This work presents the first speleothem-based Holocene environmental reconstruction from Sardinia, by reporting the preliminary U-Th dating, stable isotopes (δ18O-δ13C), raman spectroscopy, and petrographic results from 5 stalagmites. Samples were recovered in Suttaterra de Sarpis Cave (Urzulei), which is strategically located less than 1 km from Or Murales Nuragic village. The flat surface above the cave was an ideal location for ancient anthropic activities, such as livestock, agriculture and/or deforesting. In general, the whole area was densely settled and exploited during Nuragic times, as attested by other nearby important archaeological sites.

U-Th ages (n=20 in total) indicate that the studied stalagmites comprehensively span the last ~7000 years. Peculiarly, they all show an evident stratigraphic discontinuity: while the bottom appears brownish, the top is sensibly less dark, whitish in color. Such a marked change is also visible at micro scale in thin sections. δ18O-δ13C and raman spectroscopy results also highlight differences in the portions above and below the discontinuities. Age models attest that hiatuses can be associated with the discontinuities, with lengths from ~1200 to ~200 years. Importantly, the discontinuities occurred, within age uncertainties, toward the end of the Nuragic era, when Sardinia had first strict contacts with Phoenicians (a phase called “Orientalization”, ~700-600 BC), was then invaded by Punics (~500 BC) and later controlled by Romans. We here start to investigate the meaning of such a petrographic and geochemical discontinuity. Is it related to climate? Were different uses of the land above the cave, boosted by the arrival of new cultures in Sardinia, playing a role? Could climate and anthropic-cultural factors be interconnected? We address these questions by discussing our results within the archaeological framework of the “Nuragic” period in Sardinia and the Holocene palaeoclimate of the Mediterranean area.

11:00am - 11:15am

A speleothem-based reconstruction of Early Holocene the climate-environmental-human nexus in the Fertile Crescent

Luca Forti1,2, Eleonora Regattieri2,3, Russel Drysdale4, Giorgio Mannella5, John Hellstrom6, Cecilia Conati Barbaro7, Daniele Morandi Bonacossi8, Andrea Zerboni1

1Dipartimento di Scienze delle Terra “A. Desio”, Università degli Studi di Milano, I-20133 Milano; 2Istituto di Geoscienze e Georisorse, IGG-CNR, Via Moruzzi 1, 56126 Pisa, Italy; 3Istituto Nazionale di Geofisica e Vulcanologia INGV, 56126, Pisa Italy Italy; 4Department of Resource Management and Geography, University of Melbourne, Victoria 3010, Australia; 5Dipartimento di Scienze della Terra, Università di Pisa, 56126 Pisa, Italy; 6School of Earth Sciences, University of Melbourne, Victoria 3010 Australia; 7Dipartimento di Scienze dell'Antichità, Università di Roma Sapienza, 00185 Roma, Italy; 8Dipartimento di Studi Umanistici e del Patrimonio Culturale, Università di Udine, 33100 Udine, Italy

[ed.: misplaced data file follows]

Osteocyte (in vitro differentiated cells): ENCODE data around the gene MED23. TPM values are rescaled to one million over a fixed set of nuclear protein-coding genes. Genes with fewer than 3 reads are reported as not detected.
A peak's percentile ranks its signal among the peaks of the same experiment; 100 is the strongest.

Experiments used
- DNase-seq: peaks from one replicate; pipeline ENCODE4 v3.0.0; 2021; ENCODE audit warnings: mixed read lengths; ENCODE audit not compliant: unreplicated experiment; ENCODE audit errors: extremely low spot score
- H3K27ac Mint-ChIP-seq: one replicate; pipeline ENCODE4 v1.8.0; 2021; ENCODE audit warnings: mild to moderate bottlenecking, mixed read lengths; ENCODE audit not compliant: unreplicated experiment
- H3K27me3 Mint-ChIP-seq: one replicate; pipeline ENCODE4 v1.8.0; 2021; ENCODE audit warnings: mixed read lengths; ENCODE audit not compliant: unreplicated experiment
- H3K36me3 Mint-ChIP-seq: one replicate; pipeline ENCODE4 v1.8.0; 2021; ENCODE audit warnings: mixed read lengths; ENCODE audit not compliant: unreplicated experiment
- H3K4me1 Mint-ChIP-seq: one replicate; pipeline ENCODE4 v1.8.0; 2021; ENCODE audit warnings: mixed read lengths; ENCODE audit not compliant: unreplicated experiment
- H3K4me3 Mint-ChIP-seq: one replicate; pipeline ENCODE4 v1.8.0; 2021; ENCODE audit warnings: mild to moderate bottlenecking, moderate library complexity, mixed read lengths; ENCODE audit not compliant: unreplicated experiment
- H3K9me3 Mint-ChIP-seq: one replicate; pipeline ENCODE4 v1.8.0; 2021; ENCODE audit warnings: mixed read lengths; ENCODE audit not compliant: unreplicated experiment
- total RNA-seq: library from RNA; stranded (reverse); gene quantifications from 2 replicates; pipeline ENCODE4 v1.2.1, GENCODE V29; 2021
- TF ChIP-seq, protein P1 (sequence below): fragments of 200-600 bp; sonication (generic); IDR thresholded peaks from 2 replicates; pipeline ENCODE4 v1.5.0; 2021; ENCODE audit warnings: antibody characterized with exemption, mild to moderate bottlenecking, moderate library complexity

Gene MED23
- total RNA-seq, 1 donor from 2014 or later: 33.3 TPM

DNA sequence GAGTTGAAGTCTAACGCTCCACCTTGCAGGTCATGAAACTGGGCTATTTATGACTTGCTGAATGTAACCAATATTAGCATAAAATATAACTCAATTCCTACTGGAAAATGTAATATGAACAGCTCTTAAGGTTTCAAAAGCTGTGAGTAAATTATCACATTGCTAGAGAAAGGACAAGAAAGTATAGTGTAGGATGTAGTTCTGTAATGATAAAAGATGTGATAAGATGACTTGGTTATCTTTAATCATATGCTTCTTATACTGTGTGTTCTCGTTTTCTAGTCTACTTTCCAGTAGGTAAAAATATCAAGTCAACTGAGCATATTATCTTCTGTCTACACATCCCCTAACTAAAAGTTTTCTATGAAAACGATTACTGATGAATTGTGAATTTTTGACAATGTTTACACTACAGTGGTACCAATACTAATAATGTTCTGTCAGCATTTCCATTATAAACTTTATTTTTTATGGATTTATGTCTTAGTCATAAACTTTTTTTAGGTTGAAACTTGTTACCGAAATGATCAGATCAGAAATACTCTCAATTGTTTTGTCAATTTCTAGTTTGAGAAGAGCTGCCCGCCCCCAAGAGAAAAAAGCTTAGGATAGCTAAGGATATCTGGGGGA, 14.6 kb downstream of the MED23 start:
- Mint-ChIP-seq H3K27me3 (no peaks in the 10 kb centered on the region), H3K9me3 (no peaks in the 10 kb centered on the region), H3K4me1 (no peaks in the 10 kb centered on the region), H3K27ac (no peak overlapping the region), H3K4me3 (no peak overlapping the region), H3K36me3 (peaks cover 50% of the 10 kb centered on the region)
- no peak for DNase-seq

At the beginning of Holocene, the Fertile Crescent (FC) – and particularly the Kurdistan Region of Iraq (KRI)– was the scenario of several fundamental cultural events such as the origin of agriculture, the beginning of urbanization, and the formation of the first state entities. The role played by climate and environmental changes on these cultural processes is highly debated, but local, continuous, and well-dated palaeoclimatic records are still scarce. In this contribution, we present the results of a palaeoclimatological and palaeoenvironmental investigation in this area, derived from a speleothem covering the Early Holocene Early (ca. 11 to 7.3 ka), and encompassing the Neolithic to Early Chalcolithic periods. The speleothem record shows multi-centennial hydroclimatic fluctuations that can be related to changes in the intensity of the Siberian High (SH). The SH affected regional synoptic conditions, influencing the amount of winter precipitation, and modulating the length of wet season. The comparison of our data with the local archaeological record suggests a link between these hydroclimatic fluctuations with changes in settlement patterns and a re-organization of subsistence strategies, particularly to the exploitation of water resources

11:15am - 11:45am


Robyn Pickering1,2

1University of Cape Town, South Africa; 2Human Evolution Research Institute

The Cradle of Humankind (Cradle) in South Africa is home to a rich collection of early human (hominin) fossils, preserved in dolomite caves. Flowstones are ubiquitous features at all the fossil bearing cave sites. These flowstone serve the dual purpose of providing ages for the fossilferous sediments sandwiched between them (via uranium-lead dating) and as indicators of past climate regimes by their presence alone, being associated with increased effective precipitation. Massive flowstones of several meters thick are not uncommon and hint at prolonged periods of significantly increased precipitation. Uranium-lead (U-Pb) dating of cave carbonates has reached a level of maturity where it can be applied with ease and precision. Flowstones from eight caves across the Cradle has produced a total of twenty eight U-Pb ages. To solve the problem of necessarily large uncertainties on individual ages, a kernel density estimate is used to sum together the U-Pb age data into a single record of flowstone growth intervals (FGIs). This record spans from 3.2 – 1.3 Ma, with four major FGIs identified, with flowstone forming in at least two caves during the each time interval. These intervals are interpreted as major wet phases, during which caves were most likely sealed closed and not receiving sediments/bones from outside, allowing for massive flowstone development. The interceding times are interpreted as drier phases, during which the fossiliferous sediments accumulated in the caves. These new data suggest that these fossil bearing deposits carry an inherent ‘dry phase’ bias, implying that the South African hominin and faunal record is only sampling these drier intervals and that large periods of time (during wetter phases) are unrepresented in the fossil record. While the periods of cave closure leave temporal gaps in the South African fossil record, the flowstones themselves provide valuable insights into both local and pan-African climate variability.